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Maine Beer Company | Dinner & Second Dinner

Maine Beer Company | Dinner & Second Dinner
Eric Griffin

When discussing pioneers of the craft beer industry, one name that rightfully comes up every time is Maine Beer Company. Founded in 2009 by brothers Dave and Daniel Kleban, Maine was built on the idea of creating beers that ignored market research and instead ran on a well-brewed product that was done right. It was the hope that people would enjoy their beers enough to keep coming back. The rest is history.

First Course: Do What’s Right

It wasn’t until 2013 that Maine opened their expanded brewhouse in Freeport, ME. There, the space became available to add more fermenters, as well as a warehouse and tasting room. Even with the expansion and a growing population of consumers, Dave and Daniel always knew they wanted to stick to their guns and be sure to do things the “right way,” in every aspect of the business. Creating great beer, caring for great employees and saving the earth and its creatures are values Maine was built on.

Do What’s Right. A large part of this motto for Maine Beer Company (MBC) is giving back. Through their partnership with 1% For the Planet, MBC pledges 1% of their sales to environmental nonprofits that include the Allied Whale, the Center For Wildlife, The Dian Fossey Gorilla Fund, The Bicycle Coalition of Maine, Royal River Conservation Trust, Maine Coast Heritage Trust, Wolfe’s Neck Center and many more. The hope is continue to give back more and more in the years to come.

Second Course: The Beers

For this showcase we look at two beers that while notably difficult to obtain, are two of the most recognizable in MBC’s portfolio of beers.


The story of these beers began back in 2014, when Dan decided to brew a 7bbl batch of an unnamed (at the time) Double IPA. With no plans to repeat the recipe, a staff member had jokingly suggested to name the beer “Dinner”. 9 years later, and over 60 batches later, Dinner Double IPA has become a staple of Maine Beer Company and one of the most highly sought after beers they produce to this day. Made with 7 hops per barrel and featuring Citra, Falconer’s Flight, Mosaic and Simcoe hops, Dinner Double IPA is a beer that should always be consumed fresh. Bottles of Dinner have never been sold outside the taproom, with kegs of the elusive juice hitting limited markets throughout the country on occasion.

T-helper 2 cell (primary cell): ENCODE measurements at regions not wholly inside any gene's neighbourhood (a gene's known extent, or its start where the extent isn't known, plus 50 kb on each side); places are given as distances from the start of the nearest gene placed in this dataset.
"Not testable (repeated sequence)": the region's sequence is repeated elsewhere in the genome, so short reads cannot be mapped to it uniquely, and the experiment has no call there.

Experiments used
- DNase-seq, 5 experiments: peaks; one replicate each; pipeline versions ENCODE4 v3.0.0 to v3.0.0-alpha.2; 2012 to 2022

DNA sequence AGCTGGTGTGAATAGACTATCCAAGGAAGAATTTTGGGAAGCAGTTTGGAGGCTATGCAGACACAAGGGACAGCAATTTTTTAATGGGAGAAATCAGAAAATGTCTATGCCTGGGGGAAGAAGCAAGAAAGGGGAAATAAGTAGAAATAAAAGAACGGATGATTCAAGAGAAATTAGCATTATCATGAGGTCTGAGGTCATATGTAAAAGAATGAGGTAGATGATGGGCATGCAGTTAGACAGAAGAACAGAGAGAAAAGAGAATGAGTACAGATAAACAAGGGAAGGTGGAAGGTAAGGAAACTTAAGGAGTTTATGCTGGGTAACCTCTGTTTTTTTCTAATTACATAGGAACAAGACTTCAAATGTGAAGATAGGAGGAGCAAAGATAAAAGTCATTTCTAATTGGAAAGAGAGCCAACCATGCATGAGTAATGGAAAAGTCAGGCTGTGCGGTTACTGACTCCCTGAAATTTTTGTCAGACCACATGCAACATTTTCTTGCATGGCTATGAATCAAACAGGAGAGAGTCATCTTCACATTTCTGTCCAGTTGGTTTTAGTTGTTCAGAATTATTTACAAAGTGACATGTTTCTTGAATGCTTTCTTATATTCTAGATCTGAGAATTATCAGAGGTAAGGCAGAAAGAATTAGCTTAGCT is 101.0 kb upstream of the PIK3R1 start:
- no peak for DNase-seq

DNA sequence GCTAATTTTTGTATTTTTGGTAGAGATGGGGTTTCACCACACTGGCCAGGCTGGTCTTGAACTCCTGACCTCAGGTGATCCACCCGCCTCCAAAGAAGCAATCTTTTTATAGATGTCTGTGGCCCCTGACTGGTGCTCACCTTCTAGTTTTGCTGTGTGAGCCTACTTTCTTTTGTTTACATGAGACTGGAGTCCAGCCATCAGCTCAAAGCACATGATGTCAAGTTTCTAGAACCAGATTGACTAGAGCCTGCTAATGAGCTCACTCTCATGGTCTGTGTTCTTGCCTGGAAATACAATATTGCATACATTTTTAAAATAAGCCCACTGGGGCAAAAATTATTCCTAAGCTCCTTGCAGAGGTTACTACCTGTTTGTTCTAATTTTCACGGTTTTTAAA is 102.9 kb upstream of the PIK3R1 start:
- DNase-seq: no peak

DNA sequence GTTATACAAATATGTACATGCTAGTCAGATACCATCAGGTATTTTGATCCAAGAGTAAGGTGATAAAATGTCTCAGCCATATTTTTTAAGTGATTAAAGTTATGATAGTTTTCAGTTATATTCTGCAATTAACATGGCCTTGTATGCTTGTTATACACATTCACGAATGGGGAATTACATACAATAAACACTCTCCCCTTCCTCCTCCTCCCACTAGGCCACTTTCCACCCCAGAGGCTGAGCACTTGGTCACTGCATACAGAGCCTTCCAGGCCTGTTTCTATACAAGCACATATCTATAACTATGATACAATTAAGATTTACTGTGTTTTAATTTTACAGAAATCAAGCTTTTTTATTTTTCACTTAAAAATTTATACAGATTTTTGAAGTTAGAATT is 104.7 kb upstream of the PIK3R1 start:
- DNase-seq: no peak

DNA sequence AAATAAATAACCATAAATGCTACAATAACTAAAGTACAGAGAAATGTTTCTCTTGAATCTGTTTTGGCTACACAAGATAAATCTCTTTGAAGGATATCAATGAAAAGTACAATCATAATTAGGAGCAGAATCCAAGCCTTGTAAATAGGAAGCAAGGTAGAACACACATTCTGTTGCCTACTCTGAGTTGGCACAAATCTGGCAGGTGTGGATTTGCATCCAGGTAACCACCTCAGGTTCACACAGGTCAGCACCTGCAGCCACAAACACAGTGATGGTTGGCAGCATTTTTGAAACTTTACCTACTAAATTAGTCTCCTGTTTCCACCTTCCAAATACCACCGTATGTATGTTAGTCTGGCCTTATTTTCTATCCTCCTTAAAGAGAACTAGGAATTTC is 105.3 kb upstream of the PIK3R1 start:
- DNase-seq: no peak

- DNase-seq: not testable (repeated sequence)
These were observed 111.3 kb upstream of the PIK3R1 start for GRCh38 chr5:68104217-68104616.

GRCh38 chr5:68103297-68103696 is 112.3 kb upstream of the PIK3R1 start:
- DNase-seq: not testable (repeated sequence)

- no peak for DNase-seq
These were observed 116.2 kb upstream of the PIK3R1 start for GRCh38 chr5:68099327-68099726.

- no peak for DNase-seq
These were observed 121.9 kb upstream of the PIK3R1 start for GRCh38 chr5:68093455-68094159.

Second Dinner

5 years after the initial release of Dinner Double IPA, and after many, many requests for a follow-up, Second Dinner was born. The conclusion to long processes of testing recipes, hop varietals and brewing methods, this limited release featuring Amarillo, Citra, HBC 522 and Idaho 7 hops debuted on December 1, 2018. While the hop bill for this beer is different, the malt bill, consisting of American 2-Row, Carapils, Caramel 40L and Dextrose, remains the same in both beers.

Like with Dinner, Second Dinner doesn’t see any bottle distribution in order to protect the quality of the beer. As stated by MBC, hoppy beers of this nature are fragile! That said, the team at MBC were generous enough to send bottles of both Dinner and Second Dinner to showcase on PorchDrinking, to share the experience of two very special beers to the team up in Freeport.

Third Course: The Review


Photo Courtesy of Eric Griffin

The bottle of Dinner that was opened was dated April 18, 2023, and drank less than 10 days from packaging on April 26.

Golden yellow haze hits in the glass, with great carbonation buildup on the pour. As the beer falls, the patterns of lace are exceptional and consistent with each sip.